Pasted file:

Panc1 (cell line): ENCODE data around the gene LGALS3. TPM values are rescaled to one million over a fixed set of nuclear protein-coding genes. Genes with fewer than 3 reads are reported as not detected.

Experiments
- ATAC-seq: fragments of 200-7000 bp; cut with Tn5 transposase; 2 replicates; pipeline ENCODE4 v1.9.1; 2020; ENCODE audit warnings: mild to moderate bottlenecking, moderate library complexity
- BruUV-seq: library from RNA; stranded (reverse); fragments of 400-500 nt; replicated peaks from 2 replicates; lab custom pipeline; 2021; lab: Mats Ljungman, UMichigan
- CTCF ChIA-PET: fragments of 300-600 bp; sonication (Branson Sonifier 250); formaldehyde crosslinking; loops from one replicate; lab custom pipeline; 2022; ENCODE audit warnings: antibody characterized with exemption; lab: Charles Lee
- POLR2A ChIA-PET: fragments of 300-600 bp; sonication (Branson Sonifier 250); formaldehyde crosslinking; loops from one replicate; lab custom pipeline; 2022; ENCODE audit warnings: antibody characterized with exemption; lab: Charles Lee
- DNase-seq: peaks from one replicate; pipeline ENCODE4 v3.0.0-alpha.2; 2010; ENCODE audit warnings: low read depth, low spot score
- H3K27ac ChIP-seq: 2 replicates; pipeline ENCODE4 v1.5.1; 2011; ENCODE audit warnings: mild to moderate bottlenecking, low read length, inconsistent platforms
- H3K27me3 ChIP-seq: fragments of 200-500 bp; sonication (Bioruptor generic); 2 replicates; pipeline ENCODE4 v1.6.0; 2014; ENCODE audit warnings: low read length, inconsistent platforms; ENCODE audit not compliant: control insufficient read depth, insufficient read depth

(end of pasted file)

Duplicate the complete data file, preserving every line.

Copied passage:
Panc1 (cell line): ENCODE data around the gene LGALS3. TPM values are rescaled to one million over a fixed set of nuclear protein-coding genes. Genes with fewer than 3 reads are reported as not detected.

Experiments
- ATAC-seq: fragments of 200-7000 bp; cut with Tn5 transposase; 2 replicates; pipeline ENCODE4 v1.9.1; 2020; ENCODE audit warnings: mild to moderate bottlenecking, moderate library complexity
- BruUV-seq: library from RNA; stranded (reverse); fragments of 400-500 nt; replicated peaks from 2 replicates; lab custom pipeline; 2021; lab: Mats Ljungman, UMichigan
- CTCF ChIA-PET: fragments of 300-600 bp; sonication (Branson Sonifier 250); formaldehyde crosslinking; loops from one replicate; lab custom pipeline; 2022; ENCODE audit warnings: antibody characterized with exemption; lab: Charles Lee
- POLR2A ChIA-PET: fragments of 300-600 bp; sonication (Branson Sonifier 250); formaldehyde crosslinking; loops from one replicate; lab custom pipeline; 2022; ENCODE audit warnings: antibody characterized with exemption; lab: Charles Lee
- DNase-seq: peaks from one replicate; pipeline ENCODE4 v3.0.0-alpha.2; 2010; ENCODE audit warnings: low read depth, low spot score
- H3K27ac ChIP-seq: 2 replicates; pipeline ENCODE4 v1.5.1; 2011; ENCODE audit warnings: mild to moderate bottlenecking, low read length, inconsistent platforms
- H3K27me3 ChIP-seq: fragments of 200-500 bp; sonication (Bioruptor generic); 2 replicates; pipeline ENCODE4 v1.6.0; 2014; ENCODE audit warnings: low read length, inconsistent platforms; ENCODE audit not compliant: control insufficient read depth, insufficient read depth